The US REIT’s and Commercial Real Estate continue to boom
One of the most interesting things about investing is to observe how things boom and bust. It’s a continuous ebb and flow of markets getting too hot and then too cold where buyers then step in, and the pattern repeats itself. This occurs over all different markets, asset classes, sectors, and companies and over varying time frames.
Legendary investor Howard Marks has said, “it’s not what you buy, but the price you pay.” This is an excellent quote because he’s referencing so many aspects of investing in just a few simple words. One aspect I take away from the quote is you need to pay attention to price regardless of the asset or purchase decision. Something to think about when contemplating an investment is whether it is at the top or bottom of a boom or bust phase.
Of course, that’s the hard part. Identifying if an asset is in a boom or bust phase is one of the most challenging things to do in investing. It’s impossible to know for sure whether something is at the top or bottom of a boom or bust, but some indicators seem to repeat over and over again throughout history.
The MSCI US REIT Index is a market capitalization-weighted index comprised of equity Real Estate Investment Trusts. REITs are companies that own and, in some cases, operating income-producing real estate assets. Some of the largest companies in the index are ProLogis, Equinix, Simon Property Group, Public Storage, Welltower, Equity Residential, and Avalonbay Communities. Year to date, the index is up nearly 27% with a gain that leads all other assets included in the Global Market Index in percentage performance.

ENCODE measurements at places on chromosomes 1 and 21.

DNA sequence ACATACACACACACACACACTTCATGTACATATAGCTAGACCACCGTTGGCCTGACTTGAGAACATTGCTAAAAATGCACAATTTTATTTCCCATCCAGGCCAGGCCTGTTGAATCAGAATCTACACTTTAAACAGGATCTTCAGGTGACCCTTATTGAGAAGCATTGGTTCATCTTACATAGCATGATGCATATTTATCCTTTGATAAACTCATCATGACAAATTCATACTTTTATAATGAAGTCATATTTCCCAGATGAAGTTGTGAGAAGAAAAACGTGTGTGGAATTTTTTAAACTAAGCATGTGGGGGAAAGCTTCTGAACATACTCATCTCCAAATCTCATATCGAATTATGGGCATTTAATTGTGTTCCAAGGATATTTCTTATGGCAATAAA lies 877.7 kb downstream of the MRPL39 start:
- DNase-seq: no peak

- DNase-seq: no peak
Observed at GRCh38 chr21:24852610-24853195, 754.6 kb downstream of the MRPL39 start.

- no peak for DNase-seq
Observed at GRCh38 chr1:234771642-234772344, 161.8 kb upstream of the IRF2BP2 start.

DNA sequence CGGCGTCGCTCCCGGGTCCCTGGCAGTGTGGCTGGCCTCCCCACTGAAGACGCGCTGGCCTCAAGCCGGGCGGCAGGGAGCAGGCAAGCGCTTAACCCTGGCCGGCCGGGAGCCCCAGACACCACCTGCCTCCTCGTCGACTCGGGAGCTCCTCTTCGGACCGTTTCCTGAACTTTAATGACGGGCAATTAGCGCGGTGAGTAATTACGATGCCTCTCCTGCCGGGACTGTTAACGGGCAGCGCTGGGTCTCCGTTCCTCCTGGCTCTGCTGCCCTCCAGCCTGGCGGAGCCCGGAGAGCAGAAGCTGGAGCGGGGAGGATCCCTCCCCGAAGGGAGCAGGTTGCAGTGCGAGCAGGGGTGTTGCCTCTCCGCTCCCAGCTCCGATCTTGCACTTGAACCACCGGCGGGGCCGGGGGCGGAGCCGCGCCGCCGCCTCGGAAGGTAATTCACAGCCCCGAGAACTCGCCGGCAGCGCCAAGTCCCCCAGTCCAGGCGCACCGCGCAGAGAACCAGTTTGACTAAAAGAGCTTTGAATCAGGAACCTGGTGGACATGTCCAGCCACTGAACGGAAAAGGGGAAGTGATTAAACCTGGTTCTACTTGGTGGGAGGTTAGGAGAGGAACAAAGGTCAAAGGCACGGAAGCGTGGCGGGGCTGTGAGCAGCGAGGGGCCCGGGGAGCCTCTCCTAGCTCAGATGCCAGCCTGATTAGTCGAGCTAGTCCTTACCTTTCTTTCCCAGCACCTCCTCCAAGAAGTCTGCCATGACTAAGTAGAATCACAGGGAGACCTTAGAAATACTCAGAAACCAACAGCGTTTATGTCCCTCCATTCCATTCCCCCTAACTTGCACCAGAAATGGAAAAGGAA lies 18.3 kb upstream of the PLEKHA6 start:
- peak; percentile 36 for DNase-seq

Low-interest rates and stable economic growth have made REIT’s a favorite investment over the last few years. Relatively high dividend yields, solid dividend growth, and relatively low volatility are some aspects investors like about owning real estate investment trusts in their portfolios. Of course, these investments may turn unfavorable if and when the economy cools down, rates rise, or the companies cannot continue raising dividends as they have in the recent past.